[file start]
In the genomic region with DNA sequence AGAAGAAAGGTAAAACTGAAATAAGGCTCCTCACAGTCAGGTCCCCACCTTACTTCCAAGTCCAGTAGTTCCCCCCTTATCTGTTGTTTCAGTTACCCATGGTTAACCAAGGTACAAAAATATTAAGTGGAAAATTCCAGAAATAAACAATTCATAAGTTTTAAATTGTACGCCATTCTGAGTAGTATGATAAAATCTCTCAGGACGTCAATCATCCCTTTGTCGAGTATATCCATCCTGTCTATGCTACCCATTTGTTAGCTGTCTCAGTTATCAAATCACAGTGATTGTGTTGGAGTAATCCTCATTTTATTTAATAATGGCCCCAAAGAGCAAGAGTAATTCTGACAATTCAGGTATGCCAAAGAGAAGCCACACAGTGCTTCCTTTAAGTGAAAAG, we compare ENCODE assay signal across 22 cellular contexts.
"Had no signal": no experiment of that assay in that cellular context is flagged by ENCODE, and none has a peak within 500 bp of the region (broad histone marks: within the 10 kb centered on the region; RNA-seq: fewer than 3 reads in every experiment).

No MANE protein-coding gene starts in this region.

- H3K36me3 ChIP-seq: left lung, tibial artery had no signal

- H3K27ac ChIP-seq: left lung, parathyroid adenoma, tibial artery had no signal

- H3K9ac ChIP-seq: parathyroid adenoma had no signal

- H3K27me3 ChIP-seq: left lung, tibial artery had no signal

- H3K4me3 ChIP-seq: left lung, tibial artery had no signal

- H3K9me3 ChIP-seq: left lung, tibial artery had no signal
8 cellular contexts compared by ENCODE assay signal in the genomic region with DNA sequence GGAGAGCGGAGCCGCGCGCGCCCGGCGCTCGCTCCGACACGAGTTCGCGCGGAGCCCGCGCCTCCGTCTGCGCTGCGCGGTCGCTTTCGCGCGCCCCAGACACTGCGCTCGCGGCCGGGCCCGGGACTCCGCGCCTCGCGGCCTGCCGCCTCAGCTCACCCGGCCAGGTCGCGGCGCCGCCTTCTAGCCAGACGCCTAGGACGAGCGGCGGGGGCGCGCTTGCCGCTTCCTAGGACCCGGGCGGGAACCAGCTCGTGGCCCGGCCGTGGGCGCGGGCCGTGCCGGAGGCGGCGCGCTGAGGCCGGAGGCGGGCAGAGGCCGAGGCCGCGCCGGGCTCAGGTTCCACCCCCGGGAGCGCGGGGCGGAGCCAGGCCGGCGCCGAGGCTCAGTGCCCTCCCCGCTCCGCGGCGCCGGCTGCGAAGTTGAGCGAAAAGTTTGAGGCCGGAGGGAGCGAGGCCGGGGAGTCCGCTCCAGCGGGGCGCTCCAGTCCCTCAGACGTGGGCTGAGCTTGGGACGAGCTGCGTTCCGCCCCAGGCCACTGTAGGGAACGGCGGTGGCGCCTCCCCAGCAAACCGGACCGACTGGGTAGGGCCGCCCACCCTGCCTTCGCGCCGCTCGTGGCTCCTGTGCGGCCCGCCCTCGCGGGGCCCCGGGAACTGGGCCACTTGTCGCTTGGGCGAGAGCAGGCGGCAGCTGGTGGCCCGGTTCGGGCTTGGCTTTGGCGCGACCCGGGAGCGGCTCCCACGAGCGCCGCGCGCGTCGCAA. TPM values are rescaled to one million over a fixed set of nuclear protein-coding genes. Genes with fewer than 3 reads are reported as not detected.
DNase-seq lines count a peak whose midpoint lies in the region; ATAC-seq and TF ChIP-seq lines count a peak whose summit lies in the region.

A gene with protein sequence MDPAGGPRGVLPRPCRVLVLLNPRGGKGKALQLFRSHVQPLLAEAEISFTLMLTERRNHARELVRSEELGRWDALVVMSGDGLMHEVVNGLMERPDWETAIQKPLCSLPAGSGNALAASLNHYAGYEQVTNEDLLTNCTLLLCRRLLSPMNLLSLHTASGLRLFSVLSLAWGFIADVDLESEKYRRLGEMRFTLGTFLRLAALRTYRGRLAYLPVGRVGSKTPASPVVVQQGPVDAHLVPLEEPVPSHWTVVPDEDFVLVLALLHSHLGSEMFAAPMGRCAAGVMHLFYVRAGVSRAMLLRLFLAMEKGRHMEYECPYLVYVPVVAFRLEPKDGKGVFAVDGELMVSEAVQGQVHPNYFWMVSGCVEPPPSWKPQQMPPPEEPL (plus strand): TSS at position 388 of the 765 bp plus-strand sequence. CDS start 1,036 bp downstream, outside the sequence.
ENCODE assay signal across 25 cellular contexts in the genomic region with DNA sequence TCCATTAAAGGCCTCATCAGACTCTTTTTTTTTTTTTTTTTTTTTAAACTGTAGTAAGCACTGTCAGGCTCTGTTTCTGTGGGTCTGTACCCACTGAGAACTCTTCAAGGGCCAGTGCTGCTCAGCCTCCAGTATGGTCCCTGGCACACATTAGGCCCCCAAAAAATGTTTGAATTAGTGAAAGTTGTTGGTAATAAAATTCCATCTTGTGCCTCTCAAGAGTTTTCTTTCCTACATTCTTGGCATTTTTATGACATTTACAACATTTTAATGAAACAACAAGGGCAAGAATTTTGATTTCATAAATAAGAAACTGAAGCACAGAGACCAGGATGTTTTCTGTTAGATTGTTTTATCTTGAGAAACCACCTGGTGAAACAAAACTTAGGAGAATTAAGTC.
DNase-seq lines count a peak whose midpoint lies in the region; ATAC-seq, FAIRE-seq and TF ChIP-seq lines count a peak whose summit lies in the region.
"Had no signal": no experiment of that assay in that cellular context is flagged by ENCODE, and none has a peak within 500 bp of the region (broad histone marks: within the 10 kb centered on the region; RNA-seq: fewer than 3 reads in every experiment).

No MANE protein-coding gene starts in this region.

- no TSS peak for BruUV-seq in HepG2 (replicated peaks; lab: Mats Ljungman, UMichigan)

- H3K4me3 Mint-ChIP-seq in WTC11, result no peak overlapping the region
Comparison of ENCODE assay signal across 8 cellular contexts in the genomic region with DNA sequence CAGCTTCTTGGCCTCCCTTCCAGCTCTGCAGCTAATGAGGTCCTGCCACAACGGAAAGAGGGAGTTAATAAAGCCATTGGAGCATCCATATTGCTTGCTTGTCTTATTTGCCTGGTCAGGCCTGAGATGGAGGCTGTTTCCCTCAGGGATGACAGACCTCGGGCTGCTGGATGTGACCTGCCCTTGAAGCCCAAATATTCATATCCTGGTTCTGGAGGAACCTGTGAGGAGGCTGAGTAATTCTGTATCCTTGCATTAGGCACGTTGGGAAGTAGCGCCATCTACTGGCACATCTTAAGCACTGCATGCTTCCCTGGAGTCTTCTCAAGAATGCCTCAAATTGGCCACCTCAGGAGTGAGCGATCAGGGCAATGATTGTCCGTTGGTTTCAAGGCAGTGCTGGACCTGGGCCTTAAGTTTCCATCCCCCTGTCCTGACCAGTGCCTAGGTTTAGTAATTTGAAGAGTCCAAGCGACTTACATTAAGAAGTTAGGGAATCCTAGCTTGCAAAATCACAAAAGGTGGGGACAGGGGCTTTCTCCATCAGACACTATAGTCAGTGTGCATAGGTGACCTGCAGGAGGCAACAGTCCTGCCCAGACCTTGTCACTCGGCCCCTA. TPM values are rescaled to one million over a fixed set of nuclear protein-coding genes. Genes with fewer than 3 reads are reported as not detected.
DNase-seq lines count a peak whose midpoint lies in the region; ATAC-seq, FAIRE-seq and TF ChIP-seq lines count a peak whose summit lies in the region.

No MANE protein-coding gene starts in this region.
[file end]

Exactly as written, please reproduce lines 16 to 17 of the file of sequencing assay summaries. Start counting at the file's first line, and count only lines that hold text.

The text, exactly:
No MANE protein-coding gene starts in this region.

- no TSS peak for BruUV-seq in HepG2 (replicated peaks; lab: Mats Ljungman, UMichigan)